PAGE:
The ongoing COVID-19 pandemic has caused us to rethink, rework and reprioritize the way we go about our lives. It’s resulted in confusing decisions for parents, raising questions such as “which outings are necessary?” and “how do I keep my child healthy when at businesses and other types of appointments?”
Unfortunately, COVID-19 has also resulted in delayed essential care for children. Parents are often torn between keeping routine care health appointments and staying at home.
According to the Centers for Disease Control and Prevention, childhood tooth decay is the single most common chronic childhood disease. By age 8, more than half of children have had a cavity in their baby teeth. The CDC also reports an average of 34 million school hours lost each year due to emergency dental services.
While your child’s routine dentist appointments may look different at the moment, it’s important to continue to keep up with oral health to ensure children are well-equipped to tackle this challenging year in their lives.
We spoke with Baltimore-area dental professionals for their advice on why and how to go about bringing in children for routine dental hygiene appointments during the COVID-19 pandemic.
Good oral health care is essential health care
According to Dr. Shari C. Kohn at Dentistry for Kids in Hunt Valley, “Oral health is the gateway to a child’s overall health” and “delaying a visit to the pediatric dentist can compromise a child’s quality of life, affecting things like eating, sleeping, self-esteem, speech development and school performance.”
“Preventive dental exams allow the dentist to screen for conditions such as tooth decay, gingivitis, periodontitis and other oral conditions that can affect the overall health of a person,” says Dr. Erin Mondesir of Adventure Dental in Baltimore. “Although dental caries (tooth decay) are largely preventable, they remain the most common disease of childhood.”
In light of this reality, the American Dental Association defines oral health care as essential health care. Mondesir recognizes that the pandemic has resulted in “delayed dental care” for many individuals, but “the concern is that delaying treatment for dental caries and other oral conditions can lead to pain and infection and can have adverse effects on a person’s overall health.”
Safety at the dentist’s office
Kohn stresses that “pediatric dentists have been working hard to put new safety protocols in place…. We are ready for you and it is safe to bring your child to the pediatric dentist’s office.” New precautions for providers include patient rooms that follow social-distancing recommendations and ongoing deep office sanitation, she says. Families will also find that magazines and toys have been removed from waiting rooms. Additionally, all visitors to pediatric dentists should come into the office with face coverings.
Mondesir also assures that “throughout the COVID-19 pandemic, the American Dental Association, American Academy of Pediatric Dentistry and many local dental societies have been able to educate dental providers on PPE items that will help ensure safety of the patients and the practitioners and their teams.” She cites this distribution of information as being the key to the reopenings of oral health care providers.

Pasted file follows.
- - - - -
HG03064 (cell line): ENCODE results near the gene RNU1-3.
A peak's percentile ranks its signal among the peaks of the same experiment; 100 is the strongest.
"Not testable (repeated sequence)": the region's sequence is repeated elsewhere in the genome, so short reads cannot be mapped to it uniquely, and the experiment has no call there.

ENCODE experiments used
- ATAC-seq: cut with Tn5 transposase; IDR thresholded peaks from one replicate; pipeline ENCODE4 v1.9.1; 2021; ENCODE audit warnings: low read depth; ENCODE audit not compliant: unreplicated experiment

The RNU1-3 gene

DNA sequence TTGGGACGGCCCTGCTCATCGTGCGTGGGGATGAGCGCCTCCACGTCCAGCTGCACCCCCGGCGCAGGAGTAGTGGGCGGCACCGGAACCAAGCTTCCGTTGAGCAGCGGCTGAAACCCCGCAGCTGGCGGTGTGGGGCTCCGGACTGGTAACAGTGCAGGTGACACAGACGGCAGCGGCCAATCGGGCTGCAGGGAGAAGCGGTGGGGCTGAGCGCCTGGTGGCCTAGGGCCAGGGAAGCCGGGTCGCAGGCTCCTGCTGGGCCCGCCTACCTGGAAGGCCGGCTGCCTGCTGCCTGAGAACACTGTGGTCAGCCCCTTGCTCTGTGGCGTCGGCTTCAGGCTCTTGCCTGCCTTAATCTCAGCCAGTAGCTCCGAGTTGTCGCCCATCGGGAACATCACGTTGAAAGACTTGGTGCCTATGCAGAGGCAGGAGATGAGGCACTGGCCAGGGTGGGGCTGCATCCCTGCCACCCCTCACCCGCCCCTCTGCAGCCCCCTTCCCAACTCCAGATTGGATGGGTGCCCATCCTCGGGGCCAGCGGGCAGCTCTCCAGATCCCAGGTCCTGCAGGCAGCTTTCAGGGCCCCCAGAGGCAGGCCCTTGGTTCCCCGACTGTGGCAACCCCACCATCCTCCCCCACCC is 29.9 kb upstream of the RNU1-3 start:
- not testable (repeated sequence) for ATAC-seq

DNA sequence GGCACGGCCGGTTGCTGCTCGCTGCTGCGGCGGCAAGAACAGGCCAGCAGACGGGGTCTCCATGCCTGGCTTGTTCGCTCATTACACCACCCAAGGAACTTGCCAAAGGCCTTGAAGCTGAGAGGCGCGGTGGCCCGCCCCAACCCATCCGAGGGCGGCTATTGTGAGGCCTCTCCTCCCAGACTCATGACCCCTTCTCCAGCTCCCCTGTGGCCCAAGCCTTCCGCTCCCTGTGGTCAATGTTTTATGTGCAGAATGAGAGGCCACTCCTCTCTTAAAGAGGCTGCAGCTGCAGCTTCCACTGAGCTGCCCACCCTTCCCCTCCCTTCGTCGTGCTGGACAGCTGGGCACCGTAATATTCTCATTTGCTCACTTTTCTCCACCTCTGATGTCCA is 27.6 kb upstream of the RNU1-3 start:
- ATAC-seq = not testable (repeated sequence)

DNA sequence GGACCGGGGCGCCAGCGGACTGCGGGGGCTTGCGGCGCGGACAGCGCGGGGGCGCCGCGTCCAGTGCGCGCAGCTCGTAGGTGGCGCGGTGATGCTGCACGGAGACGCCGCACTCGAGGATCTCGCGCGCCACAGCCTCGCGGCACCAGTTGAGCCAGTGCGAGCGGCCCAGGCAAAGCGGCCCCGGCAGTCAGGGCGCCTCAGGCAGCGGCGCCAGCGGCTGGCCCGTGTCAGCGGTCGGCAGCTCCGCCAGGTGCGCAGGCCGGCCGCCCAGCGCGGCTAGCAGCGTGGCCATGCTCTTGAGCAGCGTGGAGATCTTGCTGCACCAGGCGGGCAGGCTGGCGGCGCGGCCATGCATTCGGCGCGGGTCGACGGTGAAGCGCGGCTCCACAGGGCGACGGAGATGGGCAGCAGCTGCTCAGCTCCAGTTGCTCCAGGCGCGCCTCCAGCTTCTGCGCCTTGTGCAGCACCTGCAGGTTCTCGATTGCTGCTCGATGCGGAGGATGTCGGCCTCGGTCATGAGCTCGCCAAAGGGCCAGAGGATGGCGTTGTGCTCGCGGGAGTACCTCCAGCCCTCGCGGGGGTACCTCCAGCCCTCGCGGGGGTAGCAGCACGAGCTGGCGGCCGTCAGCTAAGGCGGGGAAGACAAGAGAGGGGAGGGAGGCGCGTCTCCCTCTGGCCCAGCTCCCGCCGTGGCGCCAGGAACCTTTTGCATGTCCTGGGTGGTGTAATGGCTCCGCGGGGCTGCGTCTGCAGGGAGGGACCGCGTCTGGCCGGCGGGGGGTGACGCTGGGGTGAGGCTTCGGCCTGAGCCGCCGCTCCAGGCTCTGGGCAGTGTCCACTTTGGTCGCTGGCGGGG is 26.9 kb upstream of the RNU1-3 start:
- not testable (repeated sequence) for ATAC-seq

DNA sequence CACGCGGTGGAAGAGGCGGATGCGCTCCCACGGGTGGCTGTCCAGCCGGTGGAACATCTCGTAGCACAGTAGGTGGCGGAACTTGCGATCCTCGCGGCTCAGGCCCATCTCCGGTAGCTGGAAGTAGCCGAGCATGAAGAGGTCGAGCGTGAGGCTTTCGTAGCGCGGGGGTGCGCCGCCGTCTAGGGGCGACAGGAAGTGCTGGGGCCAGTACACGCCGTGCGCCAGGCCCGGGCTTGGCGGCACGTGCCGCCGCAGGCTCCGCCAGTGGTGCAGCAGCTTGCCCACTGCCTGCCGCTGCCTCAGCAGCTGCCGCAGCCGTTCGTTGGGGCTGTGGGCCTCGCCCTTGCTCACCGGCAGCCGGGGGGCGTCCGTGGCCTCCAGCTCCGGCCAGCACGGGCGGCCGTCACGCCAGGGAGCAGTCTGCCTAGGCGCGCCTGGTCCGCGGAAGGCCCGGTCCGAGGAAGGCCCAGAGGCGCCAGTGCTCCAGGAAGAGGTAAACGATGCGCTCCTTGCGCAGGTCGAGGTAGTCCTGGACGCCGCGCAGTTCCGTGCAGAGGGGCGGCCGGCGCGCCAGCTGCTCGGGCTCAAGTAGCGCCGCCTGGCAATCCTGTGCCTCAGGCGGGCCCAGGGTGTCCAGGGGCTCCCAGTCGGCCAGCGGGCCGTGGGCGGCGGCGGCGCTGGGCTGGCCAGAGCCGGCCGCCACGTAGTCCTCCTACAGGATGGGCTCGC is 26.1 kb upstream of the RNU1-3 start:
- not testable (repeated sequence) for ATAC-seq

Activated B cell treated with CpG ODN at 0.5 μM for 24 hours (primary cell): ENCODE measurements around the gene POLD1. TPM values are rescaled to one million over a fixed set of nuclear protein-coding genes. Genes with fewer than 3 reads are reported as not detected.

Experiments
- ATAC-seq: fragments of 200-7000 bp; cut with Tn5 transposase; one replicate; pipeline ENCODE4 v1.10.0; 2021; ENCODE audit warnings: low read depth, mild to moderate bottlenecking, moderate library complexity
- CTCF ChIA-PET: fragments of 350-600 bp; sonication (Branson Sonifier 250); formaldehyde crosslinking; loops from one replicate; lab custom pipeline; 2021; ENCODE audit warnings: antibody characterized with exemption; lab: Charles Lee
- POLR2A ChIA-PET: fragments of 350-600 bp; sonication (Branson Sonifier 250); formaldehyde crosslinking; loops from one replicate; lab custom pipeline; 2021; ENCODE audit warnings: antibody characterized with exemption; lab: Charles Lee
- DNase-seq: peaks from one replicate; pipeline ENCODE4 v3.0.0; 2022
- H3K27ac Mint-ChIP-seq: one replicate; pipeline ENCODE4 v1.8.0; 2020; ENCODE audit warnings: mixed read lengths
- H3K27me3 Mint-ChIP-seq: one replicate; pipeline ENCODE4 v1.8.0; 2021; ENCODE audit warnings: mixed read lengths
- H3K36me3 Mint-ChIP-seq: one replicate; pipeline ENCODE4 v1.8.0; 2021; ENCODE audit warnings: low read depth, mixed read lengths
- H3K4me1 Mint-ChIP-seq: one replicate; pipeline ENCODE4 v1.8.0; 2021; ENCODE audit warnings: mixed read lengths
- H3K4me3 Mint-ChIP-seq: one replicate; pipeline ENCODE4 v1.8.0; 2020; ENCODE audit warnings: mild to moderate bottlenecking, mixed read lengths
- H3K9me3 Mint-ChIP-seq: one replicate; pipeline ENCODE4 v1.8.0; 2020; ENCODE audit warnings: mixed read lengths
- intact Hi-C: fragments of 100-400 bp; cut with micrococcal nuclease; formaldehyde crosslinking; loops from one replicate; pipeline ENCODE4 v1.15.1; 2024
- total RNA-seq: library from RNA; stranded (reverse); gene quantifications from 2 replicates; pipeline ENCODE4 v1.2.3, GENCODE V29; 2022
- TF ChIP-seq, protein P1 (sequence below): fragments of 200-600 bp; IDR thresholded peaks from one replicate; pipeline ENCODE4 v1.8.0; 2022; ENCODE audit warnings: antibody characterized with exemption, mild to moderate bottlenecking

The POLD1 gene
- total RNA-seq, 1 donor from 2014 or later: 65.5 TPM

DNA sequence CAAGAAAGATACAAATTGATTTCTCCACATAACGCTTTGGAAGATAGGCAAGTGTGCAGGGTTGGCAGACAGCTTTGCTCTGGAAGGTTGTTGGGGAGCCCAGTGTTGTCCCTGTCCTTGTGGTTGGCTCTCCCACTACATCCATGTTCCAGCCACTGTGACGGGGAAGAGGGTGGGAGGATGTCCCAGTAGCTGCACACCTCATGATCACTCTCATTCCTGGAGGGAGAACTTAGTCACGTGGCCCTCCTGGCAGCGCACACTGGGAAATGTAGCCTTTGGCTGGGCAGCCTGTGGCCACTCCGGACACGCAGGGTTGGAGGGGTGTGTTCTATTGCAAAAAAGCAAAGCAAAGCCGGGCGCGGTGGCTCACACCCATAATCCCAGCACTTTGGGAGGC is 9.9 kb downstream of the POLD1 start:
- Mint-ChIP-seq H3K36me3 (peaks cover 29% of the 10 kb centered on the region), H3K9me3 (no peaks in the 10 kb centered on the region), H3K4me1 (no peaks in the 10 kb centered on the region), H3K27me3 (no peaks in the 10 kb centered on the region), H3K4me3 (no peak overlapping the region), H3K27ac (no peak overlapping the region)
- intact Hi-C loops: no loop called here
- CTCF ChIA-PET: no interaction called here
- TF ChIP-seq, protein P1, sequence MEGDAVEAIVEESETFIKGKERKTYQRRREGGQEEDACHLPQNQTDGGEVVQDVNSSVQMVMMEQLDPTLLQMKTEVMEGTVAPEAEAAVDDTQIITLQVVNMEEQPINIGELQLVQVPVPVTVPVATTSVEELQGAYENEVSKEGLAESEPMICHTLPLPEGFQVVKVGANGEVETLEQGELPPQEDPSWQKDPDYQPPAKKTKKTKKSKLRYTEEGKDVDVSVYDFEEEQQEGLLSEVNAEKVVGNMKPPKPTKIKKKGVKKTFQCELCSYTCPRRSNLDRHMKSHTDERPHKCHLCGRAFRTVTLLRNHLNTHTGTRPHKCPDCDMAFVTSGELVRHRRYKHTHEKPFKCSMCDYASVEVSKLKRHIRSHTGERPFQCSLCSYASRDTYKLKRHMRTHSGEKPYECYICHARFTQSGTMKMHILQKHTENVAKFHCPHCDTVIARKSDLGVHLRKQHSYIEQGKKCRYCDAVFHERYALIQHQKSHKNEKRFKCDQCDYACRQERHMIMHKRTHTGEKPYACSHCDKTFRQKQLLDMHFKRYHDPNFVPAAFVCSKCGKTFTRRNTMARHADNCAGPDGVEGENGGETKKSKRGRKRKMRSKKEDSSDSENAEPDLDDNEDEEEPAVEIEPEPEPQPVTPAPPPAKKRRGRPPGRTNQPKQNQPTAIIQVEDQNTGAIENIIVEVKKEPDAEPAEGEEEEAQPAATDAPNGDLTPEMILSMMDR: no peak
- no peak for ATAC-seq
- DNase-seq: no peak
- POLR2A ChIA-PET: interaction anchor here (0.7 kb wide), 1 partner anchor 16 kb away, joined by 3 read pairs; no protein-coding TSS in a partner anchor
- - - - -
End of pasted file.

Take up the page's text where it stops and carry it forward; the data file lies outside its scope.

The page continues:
What to expect
Kohn says families should expect a call or text prior to appointments to confirm that “you and your child are healthy, have not been exposed to the virus or have been around friends and families who may be exposed.” Her Hunt Valley office has families arrive early for “COVID-19 questions, medical updates and temperature checks prior to walking into the office.” In addition, the practice has “pretty much closed our waiting room and are encouraging parents to wait in their cars during their child’s visit or limit one parent per family.”
Mondesir reports that Adventure Dental screens families via “a phone call with screening questions prior to their visit.” A screening station at the entrance to her practice location includes temperature checks and symptom-related questions. The practice also has new social-distancing measures for waiting rooms, as well as “features such as online check-in, which allows someone to wait in their car if they choose and limits the time a family would spend in a waiting room.”
Additional resources and advice for parents
Kohn points parents who are looking for more information on oral health care during the COVID-19 pandemic to mychildrensteeth.org, the consumer portal maintained by the American Academy of Pediatric Dentistry. She also recommends the Dentistry for Kids Hunt Valley YouTube channel, which aims to show kids what their dentists are looking for during a dental checkup.
When it comes to oral health, Mondesir stresses that “prevention is the best medicine.” Aside from attending routine checkups, parents should continue to ensure that children “brush two times per day (and) floss at least once per day,” as well as limit snacks and drink water between meals.
Get your little ones in the habit of brushing their teeth
Download our tooth-brushing chart for your child.